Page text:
Credit director E. Elias Merhige (2000's "Shadow of the Vampire")
for aspiring to create a film within the serial killer genre that
wavers occasionally from the beaten path. "Suspect Zero," a psychological
thriller in the mold of 1991's "Silence of the Lambs" and 1995's "Se7en"
without ever coming off as a carbon copy, is not one of the best of
its kind, but is easily superior to recent duds like "Twisted" and
"Taking Lives." And while the plotting doesn't exactly reinvent the
wheel, it does skew conventions enough to leave the viewer edgy and
wondering what will unfold with each progressive scene.
For sticky reasons that gradually become clear, FBI agent Thomas Mackelway
(Aaron Eckhart) has just relocated to the dusty New Mexico town of
Albuquerque, where he is promptly put on the case of a suspected serial
killer who leaves a crossed-out zero at the scenes of the crimes.
Aiding in his investigation is ex-girlfriend and fellow agent Fran
Kulok (Carrie-Anne Moss). The two come to discover that the alleged
murderer of these men—Benjamin O'Ryan (Ben Kingsley)—is actually offing
other serial killers across the country, including his latest target,
a truck driver who has been abducting children for years. Still, Mackelway
suspects that something else is going on, and for reasons he isn't
sure of, when he starts receiving foreboding messages in the mail from O'Ryan.
Written by Zak Penn (2001's "Behind Enemy Lines"), "Suspect Zero"
is notably more quiet and ruminative than the average serial killer
thriller, following the journey Thomas Mackelway goes on in his attempt
to solve the mystery of the murders and figure out what connection
he shares—if any—with the killer. Director E. Elias Merhige intentionally
strips the characters of any joy and the story of any visceral release.
Even the climactic action sequence—its only one—is low-key and subdued,
free of cliched, big-movie heroics, and the soundtrack screeching
out precisely when one would expect it to take off. In these characteristics,
the film resembles 2001's vastly underrated "The Pledge," directed
by Sean Penn and starring Jack Nicholson as a retired detective whose
final, unsolved case comes back to haunt him.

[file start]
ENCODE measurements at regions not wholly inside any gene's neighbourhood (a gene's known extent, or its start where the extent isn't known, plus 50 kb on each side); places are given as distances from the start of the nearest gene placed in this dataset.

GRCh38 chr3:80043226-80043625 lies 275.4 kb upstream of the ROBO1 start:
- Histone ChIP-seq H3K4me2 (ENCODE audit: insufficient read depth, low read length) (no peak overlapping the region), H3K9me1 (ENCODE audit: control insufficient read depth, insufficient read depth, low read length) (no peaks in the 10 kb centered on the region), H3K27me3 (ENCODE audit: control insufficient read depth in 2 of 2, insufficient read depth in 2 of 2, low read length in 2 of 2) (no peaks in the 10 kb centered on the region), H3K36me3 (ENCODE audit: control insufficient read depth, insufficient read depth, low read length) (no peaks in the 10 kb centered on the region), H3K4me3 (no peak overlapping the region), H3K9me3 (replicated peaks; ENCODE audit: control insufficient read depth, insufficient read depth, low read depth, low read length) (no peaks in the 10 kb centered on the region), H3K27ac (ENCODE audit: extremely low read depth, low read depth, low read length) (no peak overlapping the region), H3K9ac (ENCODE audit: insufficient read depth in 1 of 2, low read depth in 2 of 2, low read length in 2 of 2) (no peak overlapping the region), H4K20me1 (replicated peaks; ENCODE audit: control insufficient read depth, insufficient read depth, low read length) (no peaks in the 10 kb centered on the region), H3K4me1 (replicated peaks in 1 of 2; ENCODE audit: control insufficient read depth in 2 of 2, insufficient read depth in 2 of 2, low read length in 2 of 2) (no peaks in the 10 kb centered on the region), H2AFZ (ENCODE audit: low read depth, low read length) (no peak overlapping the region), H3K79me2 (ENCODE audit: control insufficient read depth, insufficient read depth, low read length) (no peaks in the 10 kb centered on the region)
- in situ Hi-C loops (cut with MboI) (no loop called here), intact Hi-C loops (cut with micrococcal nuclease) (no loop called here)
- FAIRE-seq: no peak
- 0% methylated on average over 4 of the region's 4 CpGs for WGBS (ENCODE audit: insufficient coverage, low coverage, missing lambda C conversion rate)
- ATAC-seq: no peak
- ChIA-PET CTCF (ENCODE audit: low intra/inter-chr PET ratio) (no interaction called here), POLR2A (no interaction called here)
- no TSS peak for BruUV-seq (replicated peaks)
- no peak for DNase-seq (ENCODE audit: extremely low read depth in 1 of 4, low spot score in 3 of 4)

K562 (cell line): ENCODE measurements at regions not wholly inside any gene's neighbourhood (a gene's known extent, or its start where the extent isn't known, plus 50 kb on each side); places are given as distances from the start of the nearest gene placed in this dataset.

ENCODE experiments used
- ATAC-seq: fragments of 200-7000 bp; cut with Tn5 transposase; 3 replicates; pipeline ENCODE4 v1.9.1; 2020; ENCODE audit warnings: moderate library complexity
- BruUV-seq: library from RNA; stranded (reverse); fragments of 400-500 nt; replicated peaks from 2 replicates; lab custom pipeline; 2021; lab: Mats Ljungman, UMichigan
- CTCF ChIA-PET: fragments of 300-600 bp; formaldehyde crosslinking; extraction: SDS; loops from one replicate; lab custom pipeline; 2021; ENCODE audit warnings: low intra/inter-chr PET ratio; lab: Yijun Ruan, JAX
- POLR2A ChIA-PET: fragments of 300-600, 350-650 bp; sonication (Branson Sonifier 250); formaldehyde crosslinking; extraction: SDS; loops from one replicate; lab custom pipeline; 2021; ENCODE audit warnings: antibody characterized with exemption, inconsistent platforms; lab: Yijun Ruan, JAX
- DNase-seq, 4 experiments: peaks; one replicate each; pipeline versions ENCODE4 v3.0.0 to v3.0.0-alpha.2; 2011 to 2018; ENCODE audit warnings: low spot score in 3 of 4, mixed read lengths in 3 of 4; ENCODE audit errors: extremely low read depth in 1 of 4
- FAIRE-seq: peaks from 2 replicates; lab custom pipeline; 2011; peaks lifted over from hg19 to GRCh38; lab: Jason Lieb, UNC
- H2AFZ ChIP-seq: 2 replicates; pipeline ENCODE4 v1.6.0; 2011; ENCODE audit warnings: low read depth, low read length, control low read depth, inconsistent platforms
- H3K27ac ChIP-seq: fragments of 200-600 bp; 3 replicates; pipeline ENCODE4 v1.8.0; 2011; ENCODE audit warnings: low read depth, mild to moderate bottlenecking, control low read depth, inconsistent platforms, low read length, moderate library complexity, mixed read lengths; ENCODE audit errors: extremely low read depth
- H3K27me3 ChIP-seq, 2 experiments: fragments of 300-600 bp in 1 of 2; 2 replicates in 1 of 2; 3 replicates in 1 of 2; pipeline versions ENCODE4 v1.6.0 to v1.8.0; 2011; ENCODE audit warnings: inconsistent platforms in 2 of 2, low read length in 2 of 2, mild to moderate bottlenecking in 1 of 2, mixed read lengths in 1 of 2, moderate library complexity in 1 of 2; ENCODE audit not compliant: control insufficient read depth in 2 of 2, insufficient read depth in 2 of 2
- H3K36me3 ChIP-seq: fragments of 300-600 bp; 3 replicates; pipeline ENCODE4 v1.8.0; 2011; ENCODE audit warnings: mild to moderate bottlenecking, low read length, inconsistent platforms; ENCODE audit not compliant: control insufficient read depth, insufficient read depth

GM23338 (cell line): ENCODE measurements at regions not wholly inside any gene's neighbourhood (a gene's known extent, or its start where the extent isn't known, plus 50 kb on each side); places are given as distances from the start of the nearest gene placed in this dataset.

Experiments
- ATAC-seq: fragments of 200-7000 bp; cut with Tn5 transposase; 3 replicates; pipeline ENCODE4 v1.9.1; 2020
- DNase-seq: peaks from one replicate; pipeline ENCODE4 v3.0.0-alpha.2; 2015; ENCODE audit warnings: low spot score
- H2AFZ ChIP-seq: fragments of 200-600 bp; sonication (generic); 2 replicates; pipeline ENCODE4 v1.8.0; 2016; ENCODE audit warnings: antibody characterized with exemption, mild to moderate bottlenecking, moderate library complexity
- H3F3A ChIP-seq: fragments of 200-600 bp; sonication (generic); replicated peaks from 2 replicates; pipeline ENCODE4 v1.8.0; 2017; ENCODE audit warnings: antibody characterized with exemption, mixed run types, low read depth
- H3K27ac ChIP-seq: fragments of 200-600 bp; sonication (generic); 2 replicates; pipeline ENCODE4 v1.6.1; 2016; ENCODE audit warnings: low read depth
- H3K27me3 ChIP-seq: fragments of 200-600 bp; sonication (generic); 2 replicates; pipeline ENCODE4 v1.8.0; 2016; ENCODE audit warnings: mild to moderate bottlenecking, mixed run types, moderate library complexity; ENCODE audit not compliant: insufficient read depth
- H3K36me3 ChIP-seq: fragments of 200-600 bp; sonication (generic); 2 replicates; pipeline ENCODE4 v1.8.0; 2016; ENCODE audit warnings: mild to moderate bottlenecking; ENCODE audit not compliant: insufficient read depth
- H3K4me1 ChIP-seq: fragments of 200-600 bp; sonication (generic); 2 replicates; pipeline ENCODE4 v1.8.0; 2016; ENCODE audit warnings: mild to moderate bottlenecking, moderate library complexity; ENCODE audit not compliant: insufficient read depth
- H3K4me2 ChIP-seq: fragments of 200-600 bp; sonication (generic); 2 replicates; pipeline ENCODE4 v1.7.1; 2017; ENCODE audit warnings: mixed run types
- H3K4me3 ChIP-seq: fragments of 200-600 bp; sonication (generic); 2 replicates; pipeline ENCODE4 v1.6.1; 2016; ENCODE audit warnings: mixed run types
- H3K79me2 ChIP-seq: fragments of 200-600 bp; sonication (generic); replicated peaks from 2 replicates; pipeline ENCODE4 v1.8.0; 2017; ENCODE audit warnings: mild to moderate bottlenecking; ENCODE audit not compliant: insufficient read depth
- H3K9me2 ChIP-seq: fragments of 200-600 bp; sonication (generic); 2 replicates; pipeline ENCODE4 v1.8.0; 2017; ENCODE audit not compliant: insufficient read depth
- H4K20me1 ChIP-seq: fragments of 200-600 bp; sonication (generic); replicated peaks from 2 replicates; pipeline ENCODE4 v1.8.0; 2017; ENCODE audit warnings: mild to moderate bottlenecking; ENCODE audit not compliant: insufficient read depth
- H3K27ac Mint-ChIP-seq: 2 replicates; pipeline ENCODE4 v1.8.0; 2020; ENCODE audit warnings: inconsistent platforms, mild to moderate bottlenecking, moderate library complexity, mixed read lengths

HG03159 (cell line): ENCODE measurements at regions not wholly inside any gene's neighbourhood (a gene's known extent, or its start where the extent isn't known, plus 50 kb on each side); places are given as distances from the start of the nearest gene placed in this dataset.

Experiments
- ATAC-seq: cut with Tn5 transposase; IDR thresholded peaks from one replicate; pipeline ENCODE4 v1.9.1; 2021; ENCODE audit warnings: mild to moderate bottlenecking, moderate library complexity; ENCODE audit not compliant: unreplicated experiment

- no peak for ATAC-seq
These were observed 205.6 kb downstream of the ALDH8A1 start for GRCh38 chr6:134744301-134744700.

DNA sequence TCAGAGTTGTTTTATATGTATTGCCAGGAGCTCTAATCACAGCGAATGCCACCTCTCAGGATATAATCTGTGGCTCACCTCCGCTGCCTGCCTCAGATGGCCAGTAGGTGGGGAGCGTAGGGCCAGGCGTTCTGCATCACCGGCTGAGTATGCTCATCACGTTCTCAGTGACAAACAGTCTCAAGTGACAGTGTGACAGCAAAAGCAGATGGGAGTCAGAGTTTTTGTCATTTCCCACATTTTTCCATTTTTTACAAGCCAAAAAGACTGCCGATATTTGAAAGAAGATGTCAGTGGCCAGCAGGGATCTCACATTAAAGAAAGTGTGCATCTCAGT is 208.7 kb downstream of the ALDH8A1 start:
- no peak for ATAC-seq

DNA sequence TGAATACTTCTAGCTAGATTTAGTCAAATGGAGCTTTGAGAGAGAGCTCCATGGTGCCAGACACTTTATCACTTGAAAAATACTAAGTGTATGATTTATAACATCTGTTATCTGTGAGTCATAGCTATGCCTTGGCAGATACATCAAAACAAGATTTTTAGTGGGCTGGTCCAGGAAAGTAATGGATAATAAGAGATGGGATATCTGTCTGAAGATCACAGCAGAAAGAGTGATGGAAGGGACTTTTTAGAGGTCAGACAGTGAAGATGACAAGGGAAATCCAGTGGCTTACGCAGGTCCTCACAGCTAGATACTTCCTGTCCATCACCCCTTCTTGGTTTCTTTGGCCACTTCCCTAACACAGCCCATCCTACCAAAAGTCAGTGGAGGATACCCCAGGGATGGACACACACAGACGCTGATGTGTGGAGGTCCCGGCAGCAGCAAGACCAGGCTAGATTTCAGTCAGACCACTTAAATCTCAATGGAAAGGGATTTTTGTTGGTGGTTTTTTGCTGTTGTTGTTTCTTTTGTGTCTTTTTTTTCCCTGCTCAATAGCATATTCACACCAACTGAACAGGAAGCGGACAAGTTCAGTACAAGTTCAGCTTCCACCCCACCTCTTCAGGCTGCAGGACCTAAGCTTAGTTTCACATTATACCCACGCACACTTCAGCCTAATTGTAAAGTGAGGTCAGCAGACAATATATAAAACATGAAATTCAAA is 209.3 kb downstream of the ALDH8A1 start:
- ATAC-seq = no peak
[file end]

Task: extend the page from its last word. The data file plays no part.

What "Suspect Zero" does have, in spades, is a keen sense of innate
foreboding, rattling tension out of moments of meticulously graphed
quiescence and isolation. The cinematography of its desert New Mexico
setting, by Michael Chapman (2000's "The Watcher"), is sharp and brooding,
taking on an eerily solemn beauty. And, unlike most thrillers of its
kind, the biggest question mark on the characters and viewers' minds
is not who the perpetrator is, but why he is committing the crimes.
Adding depth to the story is the intriguing subject of 'remote viewing,'
a sort of trained version of ESP that makes for some visually sprightly
material, as well as the mystery surrounding O'Ryan's connection with
Mackelway, and the source of the visions and headaches that both of
them are experiencing. The trailers and TV spots foolishly give away
too much—they plainly spell out that the film is about a serial killer
hunting down other serial killers—but, fortunately, there are more
plot developments and revelations once this particular mystery is uncovered.
Primarily a three-character ensemble (the rest of the supporting cast
is tangential, at most), the performances from Aaron Eckhart (2003's
"Paycheck") and Carrie-Anne Moss (2003's "The Matrix Reloaded") are
proficient without standing out. Although Eckhart's Mackelway is the
protagonist, he is flawed and far from heroic; because there are doubts
about who he really is and shady circumstances surrounding his past,
it is difficult to outwardly like and get behind him. Moss' Fran Kulok
is more thankless; she doesn't serve much purpose to the story, and
seems to be on hand simply because there calls for a token female
sidekick. Ben Kingsley (2003's "House of Sand and Fog"), redeeming
himself after the lousy "Thunderbirds," is the real star of the picture,
going far and beyond the call of duty to bring surprising layers of
pathos to his enigmatically threatening Benjamin O'Ryan.
"Suspect Zero" ends underwhelmingly, not adding up to as much as one
is lead to anticipate, but remains admirable in its smart avoidance
of a predictable fight/shoot-out. Indeed, what transcends the film
from its stock genre origins is that the ending is not about whether
the "villain" is killed, but about whether he deserves to die at all,
and why. The final weekend of August is usually a barren wasteland
for cinema, a time when studios dump their black sheep because they
have no financial faith in them. "Suspect Zero," a minor achievement
but a refreshingly atypical one, nonetheless, can lay claim to not
deserving such a dim fate.
Copyright © 2004 Dustin Putman